"Everything starts with a story." - Joseph Campbell
When we look at human’s earliest writings or even pictographs, we see them telling stories.
We know this to be true. When you return to work each Monday, you probably get asked, “How was your weekend?” You don’t then list out a set of facts. Most likely, you tell a compelling story to reveal why your weekend was either amazing or horrible.
Every year companies spend billions of dollars on branding — logos, color palettes, taglines, and more — yet they often spend little to no time on the most important piece of their brand, which is creating experiences that create stories. Stories are one of the most powerful ways to create connection and trust with others.
You also need to create your own personal story. Here’s your simple outline:
1) Past: Where did you come from? What was the biggest adversity that you overcame? What did you learn? What was the most significant thing that happened in your life growing up?
2) Present: Why are you doing what you do? What do you love about your life now? What drives you now?
3) Future: Where are you going? What does your future look like?
Here are some other practical ways you can tell a great story:
Selecting a Story and Preparing to Tell It
- Finding an appropriate story is sometimes the hardest part. To do this, it helps to identify a situation in the past that’s analogous to what action you want to occur as a response. In other words, identify a story where the change you’d like to see has already happened somewhere. Learn as much as you can about that situation and then tell that story. The more analogous the story to your current situation, the more believable your point will be and the more likely the story will be influential.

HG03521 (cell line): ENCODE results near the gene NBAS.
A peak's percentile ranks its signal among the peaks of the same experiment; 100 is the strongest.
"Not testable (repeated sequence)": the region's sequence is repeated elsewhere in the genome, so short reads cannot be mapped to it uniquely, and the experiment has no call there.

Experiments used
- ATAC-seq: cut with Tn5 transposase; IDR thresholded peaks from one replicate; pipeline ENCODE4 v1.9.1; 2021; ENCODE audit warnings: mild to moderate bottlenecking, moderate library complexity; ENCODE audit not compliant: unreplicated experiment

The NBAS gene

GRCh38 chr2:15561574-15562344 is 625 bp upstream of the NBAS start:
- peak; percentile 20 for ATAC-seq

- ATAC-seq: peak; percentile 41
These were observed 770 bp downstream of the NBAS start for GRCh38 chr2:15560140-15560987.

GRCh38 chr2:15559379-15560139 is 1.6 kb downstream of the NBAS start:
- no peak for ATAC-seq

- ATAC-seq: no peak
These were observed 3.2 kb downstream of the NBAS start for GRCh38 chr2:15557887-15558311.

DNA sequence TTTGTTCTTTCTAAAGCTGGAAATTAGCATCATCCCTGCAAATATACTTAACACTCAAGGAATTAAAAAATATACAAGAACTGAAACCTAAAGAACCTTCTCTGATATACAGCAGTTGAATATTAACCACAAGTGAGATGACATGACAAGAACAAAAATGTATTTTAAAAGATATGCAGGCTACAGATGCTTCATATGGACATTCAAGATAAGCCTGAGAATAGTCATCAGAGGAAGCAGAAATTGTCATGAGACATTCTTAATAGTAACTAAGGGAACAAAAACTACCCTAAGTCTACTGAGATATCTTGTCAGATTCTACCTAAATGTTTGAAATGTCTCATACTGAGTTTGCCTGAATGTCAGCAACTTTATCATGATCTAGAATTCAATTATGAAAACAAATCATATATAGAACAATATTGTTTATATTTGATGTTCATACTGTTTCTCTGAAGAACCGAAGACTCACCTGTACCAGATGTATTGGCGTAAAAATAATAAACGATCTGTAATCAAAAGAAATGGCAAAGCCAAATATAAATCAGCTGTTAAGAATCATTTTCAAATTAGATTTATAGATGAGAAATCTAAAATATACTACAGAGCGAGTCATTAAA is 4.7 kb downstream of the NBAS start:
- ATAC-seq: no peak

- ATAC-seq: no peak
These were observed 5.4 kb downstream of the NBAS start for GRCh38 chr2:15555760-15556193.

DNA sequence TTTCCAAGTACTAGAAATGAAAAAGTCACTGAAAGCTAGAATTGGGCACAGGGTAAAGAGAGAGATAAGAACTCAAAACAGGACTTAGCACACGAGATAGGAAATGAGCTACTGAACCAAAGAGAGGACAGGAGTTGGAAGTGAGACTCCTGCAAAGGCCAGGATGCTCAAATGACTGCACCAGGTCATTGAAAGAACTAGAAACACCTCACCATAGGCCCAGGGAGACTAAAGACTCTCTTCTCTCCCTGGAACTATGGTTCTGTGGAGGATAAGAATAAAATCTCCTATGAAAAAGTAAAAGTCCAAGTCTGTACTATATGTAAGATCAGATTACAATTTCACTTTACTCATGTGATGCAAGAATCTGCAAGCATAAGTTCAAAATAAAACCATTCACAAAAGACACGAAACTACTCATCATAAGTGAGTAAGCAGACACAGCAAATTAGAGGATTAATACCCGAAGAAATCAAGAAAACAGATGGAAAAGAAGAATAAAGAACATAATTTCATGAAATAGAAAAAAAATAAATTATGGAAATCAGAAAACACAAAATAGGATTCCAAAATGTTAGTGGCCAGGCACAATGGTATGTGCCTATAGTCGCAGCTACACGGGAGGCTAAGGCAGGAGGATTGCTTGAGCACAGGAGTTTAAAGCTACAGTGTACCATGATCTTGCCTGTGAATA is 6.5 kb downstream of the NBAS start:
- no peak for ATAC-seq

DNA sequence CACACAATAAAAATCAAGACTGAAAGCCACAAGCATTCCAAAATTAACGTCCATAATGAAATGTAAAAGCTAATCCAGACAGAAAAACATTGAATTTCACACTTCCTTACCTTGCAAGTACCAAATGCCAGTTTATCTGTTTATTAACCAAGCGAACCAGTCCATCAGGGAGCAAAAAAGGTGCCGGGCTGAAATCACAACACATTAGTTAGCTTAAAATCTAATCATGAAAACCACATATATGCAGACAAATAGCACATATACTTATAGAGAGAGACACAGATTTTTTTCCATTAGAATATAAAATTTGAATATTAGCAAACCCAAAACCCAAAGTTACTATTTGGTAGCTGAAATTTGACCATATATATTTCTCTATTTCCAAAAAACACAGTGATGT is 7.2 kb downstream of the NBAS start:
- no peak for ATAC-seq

- It’s usually best for a story to have only one protagonist, rather than a lot of them. Listeners can connect well with a single character, empathize with him or her, and thereby learn the lesson of the story better.
- Practice telling the story. Then, if you really want this to be effective, practice it some more. That might sound weird, especially if you tell a lot of stories. But truly great storytelling doesn’t just happen, not even for professionals. As with any performance, excellence requires that you rehearse before going “on stage” with your story.
Telling the Story
- As you’re telling the story, relive it as well as you can. If you imagine yourself in the setting you’re describing, you’ll be more comfortable telling the story, you’ll include richer detail, and you’ll tell it in a way that draws others into that setting with you. By contrast, when we tell a story by mentally remembering how we’ve told it before, and then try to repeat that earlier performance, our story usually falls flat.
- Perform the story. Tell it with emotion. Tell it with enthusiasm and animation, using hand gestures and other non-verbal cues. Use inflection in your voice, rather than a monotone delivery, and vary your pace of delivery, slowing down in the most important parts. If you can mentally “relive” the story as you’re telling it, as noted above, these things will happen more naturally.